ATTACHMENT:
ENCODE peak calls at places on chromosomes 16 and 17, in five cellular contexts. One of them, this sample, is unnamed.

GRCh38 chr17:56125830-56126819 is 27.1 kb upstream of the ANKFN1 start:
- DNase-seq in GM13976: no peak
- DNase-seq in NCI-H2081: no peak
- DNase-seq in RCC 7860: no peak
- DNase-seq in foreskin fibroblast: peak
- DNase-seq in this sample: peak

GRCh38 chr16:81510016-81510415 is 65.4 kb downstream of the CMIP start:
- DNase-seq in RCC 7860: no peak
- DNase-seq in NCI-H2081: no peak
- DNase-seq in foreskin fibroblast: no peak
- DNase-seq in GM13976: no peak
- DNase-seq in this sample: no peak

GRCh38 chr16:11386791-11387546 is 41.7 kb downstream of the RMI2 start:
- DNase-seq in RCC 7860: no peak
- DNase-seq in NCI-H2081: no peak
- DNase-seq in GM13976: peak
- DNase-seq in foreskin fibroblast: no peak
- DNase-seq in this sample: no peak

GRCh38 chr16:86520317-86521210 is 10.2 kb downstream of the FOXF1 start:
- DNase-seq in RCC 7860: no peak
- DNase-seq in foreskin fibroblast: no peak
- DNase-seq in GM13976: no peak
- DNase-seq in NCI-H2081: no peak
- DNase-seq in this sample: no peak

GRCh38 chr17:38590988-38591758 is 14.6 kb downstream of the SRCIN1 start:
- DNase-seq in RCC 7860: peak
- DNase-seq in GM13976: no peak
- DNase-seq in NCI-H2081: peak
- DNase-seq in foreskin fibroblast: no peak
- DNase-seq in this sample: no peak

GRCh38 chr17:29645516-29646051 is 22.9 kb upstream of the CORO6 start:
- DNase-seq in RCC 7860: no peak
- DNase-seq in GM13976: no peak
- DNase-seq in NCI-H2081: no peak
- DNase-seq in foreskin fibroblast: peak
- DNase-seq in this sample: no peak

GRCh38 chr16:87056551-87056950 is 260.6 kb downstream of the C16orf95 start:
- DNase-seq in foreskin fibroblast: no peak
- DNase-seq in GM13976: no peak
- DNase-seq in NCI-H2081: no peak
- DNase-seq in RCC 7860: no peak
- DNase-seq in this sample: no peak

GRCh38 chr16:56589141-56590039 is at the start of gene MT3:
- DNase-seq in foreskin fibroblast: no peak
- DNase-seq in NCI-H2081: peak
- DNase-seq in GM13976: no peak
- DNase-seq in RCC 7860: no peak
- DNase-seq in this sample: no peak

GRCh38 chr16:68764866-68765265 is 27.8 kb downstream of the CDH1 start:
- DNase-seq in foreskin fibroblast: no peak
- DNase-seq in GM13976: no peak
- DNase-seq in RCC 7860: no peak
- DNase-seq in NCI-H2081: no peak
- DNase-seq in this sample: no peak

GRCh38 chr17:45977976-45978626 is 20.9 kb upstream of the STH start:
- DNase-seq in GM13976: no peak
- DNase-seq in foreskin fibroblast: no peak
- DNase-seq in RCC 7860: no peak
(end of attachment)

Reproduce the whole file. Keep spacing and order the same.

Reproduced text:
ENCODE peak calls at places on chromosomes 16 and 17, in five cellular contexts. One of them, this sample, is unnamed.

GRCh38 chr17:56125830-56126819 is 27.1 kb upstream of the ANKFN1 start:
- DNase-seq in GM13976: no peak
- DNase-seq in NCI-H2081: no peak
- DNase-seq in RCC 7860: no peak
- DNase-seq in foreskin fibroblast: peak
- DNase-seq in this sample: peak

GRCh38 chr16:81510016-81510415 is 65.4 kb downstream of the CMIP start:
- DNase-seq in RCC 7860: no peak
- DNase-seq in NCI-H2081: no peak
- DNase-seq in foreskin fibroblast: no peak
- DNase-seq in GM13976: no peak
- DNase-seq in this sample: no peak

GRCh38 chr16:11386791-11387546 is 41.7 kb downstream of the RMI2 start:
- DNase-seq in RCC 7860: no peak
- DNase-seq in NCI-H2081: no peak
- DNase-seq in GM13976: peak
- DNase-seq in foreskin fibroblast: no peak
- DNase-seq in this sample: no peak

GRCh38 chr16:86520317-86521210 is 10.2 kb downstream of the FOXF1 start:
- DNase-seq in RCC 7860: no peak
- DNase-seq in foreskin fibroblast: no peak
- DNase-seq in GM13976: no peak
- DNase-seq in NCI-H2081: no peak
- DNase-seq in this sample: no peak

GRCh38 chr17:38590988-38591758 is 14.6 kb downstream of the SRCIN1 start:
- DNase-seq in RCC 7860: peak
- DNase-seq in GM13976: no peak
- DNase-seq in NCI-H2081: peak
- DNase-seq in foreskin fibroblast: no peak
- DNase-seq in this sample: no peak

GRCh38 chr17:29645516-29646051 is 22.9 kb upstream of the CORO6 start:
- DNase-seq in RCC 7860: no peak
- DNase-seq in GM13976: no peak
- DNase-seq in NCI-H2081: no peak
- DNase-seq in foreskin fibroblast: peak
- DNase-seq in this sample: no peak

GRCh38 chr16:87056551-87056950 is 260.6 kb downstream of the C16orf95 start:
- DNase-seq in foreskin fibroblast: no peak
- DNase-seq in GM13976: no peak
- DNase-seq in NCI-H2081: no peak
- DNase-seq in RCC 7860: no peak
- DNase-seq in this sample: no peak

GRCh38 chr16:56589141-56590039 is at the start of gene MT3:
- DNase-seq in foreskin fibroblast: no peak
- DNase-seq in NCI-H2081: peak
- DNase-seq in GM13976: no peak
- DNase-seq in RCC 7860: no peak
- DNase-seq in this sample: no peak

GRCh38 chr16:68764866-68765265 is 27.8 kb downstream of the CDH1 start:
- DNase-seq in foreskin fibroblast: no peak
- DNase-seq in GM13976: no peak
- DNase-seq in RCC 7860: no peak
- DNase-seq in NCI-H2081: no peak
- DNase-seq in this sample: no peak

GRCh38 chr17:45977976-45978626 is 20.9 kb upstream of the STH start:
- DNase-seq in GM13976: no peak
- DNase-seq in foreskin fibroblast: no peak
- DNase-seq in RCC 7860: no peak